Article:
“There is a book called ‘Switch’ that says, ‘What looks like resistance is often lack of clarity,’ and we really think that relates to how residents are responding to recycling programs,” said Marshall. “There is confusion at the bin, but by using a clear and simple strategy to get the message out to residents, contamination and confusion can be reduced.”

The strategy that The Recycling Partnership is piloting consists of four steps: sending out mailers, tagging carts, sending out top issue mailers and posting top issue signage around communities.

“We have tested this pilot in cities like Chicago and Atlanta, and this strategy has proven effective,” said Marshall. “We hope to pilot this [strategy] in other cities soon to help communities and MRFs reduce contamination and improve communication with their residents.”

This session ended with breakout discussions, which allowed conference attendees to discuss their contamination problems and identify best practices for reducing contamination.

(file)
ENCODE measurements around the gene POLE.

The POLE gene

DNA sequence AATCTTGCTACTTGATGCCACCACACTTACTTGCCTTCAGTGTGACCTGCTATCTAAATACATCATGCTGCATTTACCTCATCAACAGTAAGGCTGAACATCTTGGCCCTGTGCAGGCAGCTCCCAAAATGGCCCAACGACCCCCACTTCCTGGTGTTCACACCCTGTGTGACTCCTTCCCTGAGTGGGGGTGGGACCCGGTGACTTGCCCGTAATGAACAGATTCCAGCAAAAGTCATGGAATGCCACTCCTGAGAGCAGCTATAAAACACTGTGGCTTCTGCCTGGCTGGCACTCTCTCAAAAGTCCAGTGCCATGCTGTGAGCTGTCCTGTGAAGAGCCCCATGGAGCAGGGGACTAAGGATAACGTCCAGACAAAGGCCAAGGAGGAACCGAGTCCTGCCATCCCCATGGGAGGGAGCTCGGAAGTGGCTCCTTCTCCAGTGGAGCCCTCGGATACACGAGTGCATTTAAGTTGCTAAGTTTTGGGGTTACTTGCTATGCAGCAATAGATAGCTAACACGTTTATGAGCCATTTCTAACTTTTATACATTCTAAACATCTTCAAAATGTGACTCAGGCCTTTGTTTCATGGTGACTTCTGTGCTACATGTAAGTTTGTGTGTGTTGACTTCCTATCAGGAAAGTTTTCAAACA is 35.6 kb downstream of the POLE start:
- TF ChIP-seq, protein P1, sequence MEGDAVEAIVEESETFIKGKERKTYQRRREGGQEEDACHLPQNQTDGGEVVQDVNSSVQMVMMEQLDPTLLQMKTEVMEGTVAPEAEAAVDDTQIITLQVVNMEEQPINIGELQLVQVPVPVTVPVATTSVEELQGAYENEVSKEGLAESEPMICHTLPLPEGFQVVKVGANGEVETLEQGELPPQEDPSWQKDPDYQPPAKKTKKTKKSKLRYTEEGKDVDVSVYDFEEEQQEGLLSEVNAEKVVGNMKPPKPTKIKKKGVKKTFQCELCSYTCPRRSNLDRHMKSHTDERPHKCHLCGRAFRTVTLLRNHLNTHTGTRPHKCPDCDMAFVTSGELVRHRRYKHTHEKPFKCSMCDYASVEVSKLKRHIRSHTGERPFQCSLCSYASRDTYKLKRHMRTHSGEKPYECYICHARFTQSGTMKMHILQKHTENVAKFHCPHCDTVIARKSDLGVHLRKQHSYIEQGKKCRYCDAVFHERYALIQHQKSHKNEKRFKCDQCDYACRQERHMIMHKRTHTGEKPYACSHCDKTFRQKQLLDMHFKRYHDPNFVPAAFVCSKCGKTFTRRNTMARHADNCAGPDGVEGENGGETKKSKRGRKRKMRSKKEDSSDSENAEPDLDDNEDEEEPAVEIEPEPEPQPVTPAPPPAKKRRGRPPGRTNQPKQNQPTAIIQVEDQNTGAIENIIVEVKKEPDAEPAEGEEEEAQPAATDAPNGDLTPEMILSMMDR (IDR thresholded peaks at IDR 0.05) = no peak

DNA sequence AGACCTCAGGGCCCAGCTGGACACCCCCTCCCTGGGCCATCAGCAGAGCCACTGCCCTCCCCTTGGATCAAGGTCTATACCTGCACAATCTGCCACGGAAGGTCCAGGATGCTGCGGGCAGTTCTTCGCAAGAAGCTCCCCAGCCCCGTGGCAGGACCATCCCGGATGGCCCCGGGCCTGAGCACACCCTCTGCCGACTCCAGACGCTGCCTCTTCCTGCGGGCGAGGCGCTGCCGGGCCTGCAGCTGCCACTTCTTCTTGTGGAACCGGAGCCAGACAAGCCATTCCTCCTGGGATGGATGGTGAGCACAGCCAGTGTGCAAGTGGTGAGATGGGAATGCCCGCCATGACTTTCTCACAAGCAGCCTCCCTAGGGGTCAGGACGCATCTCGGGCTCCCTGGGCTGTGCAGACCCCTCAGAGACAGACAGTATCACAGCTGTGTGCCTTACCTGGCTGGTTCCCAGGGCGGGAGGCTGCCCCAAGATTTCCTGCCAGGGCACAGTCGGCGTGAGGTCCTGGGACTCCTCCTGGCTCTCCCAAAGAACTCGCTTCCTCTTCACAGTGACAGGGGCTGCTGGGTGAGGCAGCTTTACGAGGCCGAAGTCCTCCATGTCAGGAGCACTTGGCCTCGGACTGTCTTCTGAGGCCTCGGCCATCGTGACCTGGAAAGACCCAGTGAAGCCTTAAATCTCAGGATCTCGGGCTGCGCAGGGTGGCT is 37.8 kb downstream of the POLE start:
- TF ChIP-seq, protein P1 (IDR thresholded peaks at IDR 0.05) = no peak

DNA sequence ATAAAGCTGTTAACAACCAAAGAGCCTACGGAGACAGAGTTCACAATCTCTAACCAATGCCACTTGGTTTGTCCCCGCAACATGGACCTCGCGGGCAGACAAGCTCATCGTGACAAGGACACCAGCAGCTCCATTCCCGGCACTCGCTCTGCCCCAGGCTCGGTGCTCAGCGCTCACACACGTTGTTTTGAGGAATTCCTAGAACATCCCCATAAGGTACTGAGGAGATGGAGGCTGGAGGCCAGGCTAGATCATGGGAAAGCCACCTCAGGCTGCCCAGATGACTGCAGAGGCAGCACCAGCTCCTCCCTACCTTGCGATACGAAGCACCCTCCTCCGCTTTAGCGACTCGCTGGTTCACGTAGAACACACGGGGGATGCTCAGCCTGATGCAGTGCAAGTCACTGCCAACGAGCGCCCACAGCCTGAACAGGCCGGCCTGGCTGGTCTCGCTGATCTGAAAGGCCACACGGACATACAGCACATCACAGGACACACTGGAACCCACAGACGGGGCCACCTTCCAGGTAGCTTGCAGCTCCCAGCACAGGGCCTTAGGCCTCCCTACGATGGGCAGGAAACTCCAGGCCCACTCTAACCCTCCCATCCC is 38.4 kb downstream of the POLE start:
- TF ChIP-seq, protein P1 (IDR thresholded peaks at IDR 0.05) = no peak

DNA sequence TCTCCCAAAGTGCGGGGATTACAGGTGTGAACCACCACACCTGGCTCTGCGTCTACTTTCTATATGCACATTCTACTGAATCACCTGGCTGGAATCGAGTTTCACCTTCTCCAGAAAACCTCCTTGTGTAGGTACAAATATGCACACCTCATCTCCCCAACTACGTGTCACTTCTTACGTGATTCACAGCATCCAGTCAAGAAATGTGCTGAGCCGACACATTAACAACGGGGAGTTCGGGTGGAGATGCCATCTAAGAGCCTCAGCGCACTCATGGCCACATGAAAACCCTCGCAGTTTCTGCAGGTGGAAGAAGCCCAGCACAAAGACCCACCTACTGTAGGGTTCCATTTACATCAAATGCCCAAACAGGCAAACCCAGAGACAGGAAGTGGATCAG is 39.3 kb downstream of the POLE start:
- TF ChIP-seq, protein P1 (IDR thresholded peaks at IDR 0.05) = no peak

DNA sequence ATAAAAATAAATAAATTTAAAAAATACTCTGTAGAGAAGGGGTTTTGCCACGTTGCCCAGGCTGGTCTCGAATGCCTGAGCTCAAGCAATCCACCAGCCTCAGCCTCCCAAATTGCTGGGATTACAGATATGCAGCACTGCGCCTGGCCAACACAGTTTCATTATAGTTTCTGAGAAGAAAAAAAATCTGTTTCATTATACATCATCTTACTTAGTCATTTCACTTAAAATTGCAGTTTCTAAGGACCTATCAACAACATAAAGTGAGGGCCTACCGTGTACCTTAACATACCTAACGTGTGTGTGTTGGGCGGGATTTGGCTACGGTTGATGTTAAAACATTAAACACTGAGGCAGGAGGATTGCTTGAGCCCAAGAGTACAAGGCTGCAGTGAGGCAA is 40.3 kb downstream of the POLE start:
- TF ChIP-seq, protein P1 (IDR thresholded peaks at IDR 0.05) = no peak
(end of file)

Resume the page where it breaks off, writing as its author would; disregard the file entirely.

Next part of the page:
Fire Prevention and Safety

Ryan Fogelman of Fire Rover, Jim Emerson of Starr Technical Risks Agency Inc. and Ron Stearns of Republic Services discussed fire prevention and safety during their session.

Fogelman kicked off the session by sharing the most recent data on industry fires and some of the leading factors that can spark fires, including heat and dry environments, China’s recycling restrictions, lithium-ion batteries, general awareness, hot works (aging equipment) and arson.

Emerson highlighted some fire basics:

  1. Fires start in a "seat" and try to grow vertically. (Heat feedback plays a great role).